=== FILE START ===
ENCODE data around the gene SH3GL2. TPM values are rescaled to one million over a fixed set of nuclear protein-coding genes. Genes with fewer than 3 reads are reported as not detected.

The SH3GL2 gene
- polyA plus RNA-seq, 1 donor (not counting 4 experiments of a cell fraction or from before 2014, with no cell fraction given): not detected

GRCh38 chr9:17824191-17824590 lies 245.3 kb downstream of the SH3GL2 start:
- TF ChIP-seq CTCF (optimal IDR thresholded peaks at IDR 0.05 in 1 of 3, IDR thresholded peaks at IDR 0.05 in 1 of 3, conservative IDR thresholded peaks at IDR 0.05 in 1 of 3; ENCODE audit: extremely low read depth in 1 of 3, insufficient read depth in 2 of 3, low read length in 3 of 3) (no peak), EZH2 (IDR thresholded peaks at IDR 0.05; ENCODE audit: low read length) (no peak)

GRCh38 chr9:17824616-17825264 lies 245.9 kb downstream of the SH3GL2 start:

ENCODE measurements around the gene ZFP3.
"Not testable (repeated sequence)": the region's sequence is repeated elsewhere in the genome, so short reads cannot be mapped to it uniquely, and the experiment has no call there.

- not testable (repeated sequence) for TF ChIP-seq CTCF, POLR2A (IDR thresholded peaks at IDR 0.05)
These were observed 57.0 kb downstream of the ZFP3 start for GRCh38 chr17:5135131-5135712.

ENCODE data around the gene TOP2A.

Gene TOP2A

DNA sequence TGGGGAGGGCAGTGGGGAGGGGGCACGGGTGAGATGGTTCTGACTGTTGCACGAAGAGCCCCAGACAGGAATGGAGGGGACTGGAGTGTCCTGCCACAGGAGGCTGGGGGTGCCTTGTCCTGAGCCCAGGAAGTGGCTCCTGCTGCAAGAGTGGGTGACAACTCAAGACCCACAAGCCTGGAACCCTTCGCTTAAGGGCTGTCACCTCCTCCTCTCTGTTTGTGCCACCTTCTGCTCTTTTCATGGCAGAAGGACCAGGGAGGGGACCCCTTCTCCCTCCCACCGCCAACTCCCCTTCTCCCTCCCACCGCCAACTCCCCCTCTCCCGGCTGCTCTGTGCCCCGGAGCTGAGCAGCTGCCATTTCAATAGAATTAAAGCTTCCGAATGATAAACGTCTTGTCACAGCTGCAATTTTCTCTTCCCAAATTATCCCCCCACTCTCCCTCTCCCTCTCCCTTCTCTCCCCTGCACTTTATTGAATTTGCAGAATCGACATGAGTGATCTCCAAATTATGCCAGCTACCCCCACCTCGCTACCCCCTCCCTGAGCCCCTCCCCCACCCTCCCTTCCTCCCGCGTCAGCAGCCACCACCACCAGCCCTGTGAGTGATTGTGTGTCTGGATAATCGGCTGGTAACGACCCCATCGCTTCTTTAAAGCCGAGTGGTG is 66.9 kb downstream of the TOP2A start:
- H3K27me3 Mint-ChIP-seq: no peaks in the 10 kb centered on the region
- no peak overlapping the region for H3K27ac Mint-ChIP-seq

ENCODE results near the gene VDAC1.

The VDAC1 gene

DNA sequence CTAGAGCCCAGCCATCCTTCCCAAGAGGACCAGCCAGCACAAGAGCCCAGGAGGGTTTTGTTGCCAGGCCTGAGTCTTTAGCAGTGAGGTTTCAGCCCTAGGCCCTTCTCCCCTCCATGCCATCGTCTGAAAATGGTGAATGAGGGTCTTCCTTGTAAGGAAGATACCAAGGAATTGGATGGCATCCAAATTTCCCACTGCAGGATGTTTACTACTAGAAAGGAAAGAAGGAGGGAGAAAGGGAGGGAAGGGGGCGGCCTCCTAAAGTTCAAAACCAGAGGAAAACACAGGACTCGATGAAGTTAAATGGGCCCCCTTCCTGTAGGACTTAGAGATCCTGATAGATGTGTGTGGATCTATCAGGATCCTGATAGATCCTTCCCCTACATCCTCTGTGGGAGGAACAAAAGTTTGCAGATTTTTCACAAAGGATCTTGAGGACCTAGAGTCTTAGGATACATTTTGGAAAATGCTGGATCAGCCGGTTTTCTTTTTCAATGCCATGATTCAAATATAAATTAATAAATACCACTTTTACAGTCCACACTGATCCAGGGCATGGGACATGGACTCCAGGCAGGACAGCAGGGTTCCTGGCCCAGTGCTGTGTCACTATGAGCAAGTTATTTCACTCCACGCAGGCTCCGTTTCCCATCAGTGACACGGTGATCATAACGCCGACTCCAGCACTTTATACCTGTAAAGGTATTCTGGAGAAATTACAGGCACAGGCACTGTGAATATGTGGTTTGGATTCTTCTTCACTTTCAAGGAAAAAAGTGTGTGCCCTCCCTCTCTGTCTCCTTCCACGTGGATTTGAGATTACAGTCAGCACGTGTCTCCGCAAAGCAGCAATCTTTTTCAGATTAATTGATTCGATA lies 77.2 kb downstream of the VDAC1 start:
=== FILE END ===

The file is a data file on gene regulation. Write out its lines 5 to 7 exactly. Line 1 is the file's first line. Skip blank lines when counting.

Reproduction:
- TF ChIP-seq CTCF (optimal IDR thresholded peaks at IDR 0.05 in 1 of 3, IDR thresholded peaks at IDR 0.05 in 1 of 3, conservative IDR thresholded peaks at IDR 0.05 in 1 of 3; ENCODE audit: extremely low read depth in 1 of 3, insufficient read depth in 2 of 3, low read length in 3 of 3) (no peak), EZH2 (IDR thresholded peaks at IDR 0.05; ENCODE audit: low read length) (no peak)

GRCh38 chr9:17824616-17825264 lies 245.9 kb downstream of the SH3GL2 start:

ENCODE measurements around the gene ZFP3.